I was so excited when I had the chance to watch a goliath heron two evenings in a row; I wasn’t so impressed with the light and weather conditions I had to photograph them. Hopefully one day I will see one of them again in more favourable conditions; until then, here are a few of the photos I captured 🙂
On my first trip to South Africa, I completely blanked on the name of this bird while watching a pair perched in a tree along the river, and asked my guide the brilliant question “What is their primary prey?” Fish. Oh dear… I felt quite silly. I learned a bit more about the fish eagles this past trip (thank you to Graeme, Rebecca and Vincent for all the valuable information throughout my stay!) You can tell the difference between the males and females by the white front feathers. The males have a shirt, and the girls have a skirt. I had serious trouble distinguishing between the two at times though – those fish eagle girls sometimes have VERY short skirts! I’ll give my best guess as to the sexes in the pictures below. I’ve got a 50/50 shot of being right. Have a great evening!
I saw this beautiful firefinch couple at the Zimanga bird hide during our morning session. They are similar in size to the blue waxbills, and like them have such soft, gentle looking faces. As with (almost) all birds, the male has much more vibrant colouring than the female. And check out the tiny white dots running along the sides of their chests; such a delicate detail.
I spent a lot of time watching these little birds on my last trip to South Africa, both around the yard at the volunteer house, and while at the bird hides. There was something about the way they gathered in small groups, their flight style and their happy looking faces that reminded me of the oregon dark eyed juncos we have here at home; it certainly wasn’t based on appearance, as other than size and beak shape, they physically have nothing in common.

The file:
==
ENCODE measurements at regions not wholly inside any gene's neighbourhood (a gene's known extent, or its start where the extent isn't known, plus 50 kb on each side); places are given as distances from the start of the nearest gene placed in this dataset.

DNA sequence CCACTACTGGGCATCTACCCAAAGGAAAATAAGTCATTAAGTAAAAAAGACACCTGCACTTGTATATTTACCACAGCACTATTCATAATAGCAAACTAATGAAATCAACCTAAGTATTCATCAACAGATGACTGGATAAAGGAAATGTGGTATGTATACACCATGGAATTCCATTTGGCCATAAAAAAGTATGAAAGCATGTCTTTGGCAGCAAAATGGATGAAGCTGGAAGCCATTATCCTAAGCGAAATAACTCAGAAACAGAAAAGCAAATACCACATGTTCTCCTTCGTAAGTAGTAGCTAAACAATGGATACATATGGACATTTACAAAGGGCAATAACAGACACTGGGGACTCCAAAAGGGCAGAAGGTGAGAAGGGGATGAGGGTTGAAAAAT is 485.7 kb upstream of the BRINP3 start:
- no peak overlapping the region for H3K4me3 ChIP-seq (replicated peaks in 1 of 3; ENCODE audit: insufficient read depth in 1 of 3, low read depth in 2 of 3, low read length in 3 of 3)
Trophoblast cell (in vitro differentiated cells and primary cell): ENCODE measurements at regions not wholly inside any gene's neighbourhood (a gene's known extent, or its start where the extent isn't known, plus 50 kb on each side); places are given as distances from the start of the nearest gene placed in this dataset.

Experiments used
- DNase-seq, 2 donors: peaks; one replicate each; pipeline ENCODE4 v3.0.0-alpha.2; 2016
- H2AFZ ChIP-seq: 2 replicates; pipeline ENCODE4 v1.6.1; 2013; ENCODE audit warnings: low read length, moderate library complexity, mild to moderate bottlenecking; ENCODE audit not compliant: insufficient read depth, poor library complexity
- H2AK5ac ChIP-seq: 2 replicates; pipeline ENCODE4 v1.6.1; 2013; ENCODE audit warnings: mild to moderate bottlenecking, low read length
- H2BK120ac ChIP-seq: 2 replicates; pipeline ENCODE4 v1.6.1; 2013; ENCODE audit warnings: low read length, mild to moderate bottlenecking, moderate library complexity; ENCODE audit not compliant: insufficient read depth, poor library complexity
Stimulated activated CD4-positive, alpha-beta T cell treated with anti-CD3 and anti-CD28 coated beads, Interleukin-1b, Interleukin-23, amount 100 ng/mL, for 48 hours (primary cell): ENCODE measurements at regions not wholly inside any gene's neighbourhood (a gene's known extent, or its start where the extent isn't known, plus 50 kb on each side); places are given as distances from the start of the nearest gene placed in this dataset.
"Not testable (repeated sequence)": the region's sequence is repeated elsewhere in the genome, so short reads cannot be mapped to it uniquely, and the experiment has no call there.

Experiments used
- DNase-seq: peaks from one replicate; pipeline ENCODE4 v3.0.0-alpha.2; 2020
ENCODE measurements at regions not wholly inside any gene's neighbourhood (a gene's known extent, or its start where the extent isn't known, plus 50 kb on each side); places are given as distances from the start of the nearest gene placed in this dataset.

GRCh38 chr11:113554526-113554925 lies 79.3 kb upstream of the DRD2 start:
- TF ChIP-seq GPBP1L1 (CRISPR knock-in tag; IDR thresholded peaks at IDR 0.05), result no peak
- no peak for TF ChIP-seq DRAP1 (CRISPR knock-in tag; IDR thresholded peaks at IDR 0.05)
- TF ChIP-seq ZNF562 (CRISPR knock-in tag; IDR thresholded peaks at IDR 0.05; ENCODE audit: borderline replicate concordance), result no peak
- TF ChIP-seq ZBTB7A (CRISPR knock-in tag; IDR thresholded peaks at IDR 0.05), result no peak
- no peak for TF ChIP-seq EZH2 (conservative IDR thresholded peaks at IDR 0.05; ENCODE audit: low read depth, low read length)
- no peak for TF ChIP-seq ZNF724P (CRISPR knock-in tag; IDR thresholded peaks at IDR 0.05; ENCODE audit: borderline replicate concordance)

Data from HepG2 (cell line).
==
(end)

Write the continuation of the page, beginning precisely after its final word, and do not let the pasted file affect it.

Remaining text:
I was lucky enough to see a black rhino cow and calf – moving along a hill opposite to where our vehicle was parked. This photo was taken at full zoom (300mm) and I haven’t cropped it. If I had to guess I would say they were somewhere between 400-500 metres away; and from what I have heard about the black rhino temperament, that is a pretty comfortable distance! (In case you are wondering, the calf is the indistinct lump slightly behind mom).
Unfortunately with the distance there is no way to post a comparison (using my photos) to show the difference between the black and white rhino. Still, a really cool experience.
I had the privilege of experiencing tracking white rhino on foot. The original hope had been that it would provide us with some great photo opportunities, but the rhino were spending the day in fairly thick bush grazing. In order to remain downwind of them, we ended up in some thick bush as well.
While the photography aspect didn’t pan out as the organizers had hoped, it was a truly special adventure which I enjoyed immensely.
There have been an awful lot of things going on that have severely limited the free time I have had recently, which is why there hasn’t been a post from me in ages. Thankfully a lot of the items on my must get done list are now finished, and I can get back to working on my photography. With the lovely weather we have been having, it seems a shame that I’ve been stuck indoors, but there will be lots of time (and hopefully lots of good weather) for photos in the coming days and weeks.
I wanted something that would be fairly efficient to work on, so I decided to go through the photos I took of oxpeckers at the bird hide. I had posted one photo previously https://wordpress.com/post/51960952/1129/ but had a few others that I thought were worth posting.
This crested barbet stopped by the watering hole while I was at the Mkombe bird hide at Zimanga Game Reserve. For reasons I can’t quite put my finger on, it reminds me of the cartoon character Foghorn Leghorn from the Looney Tunes cartoons I watched when I was a kid.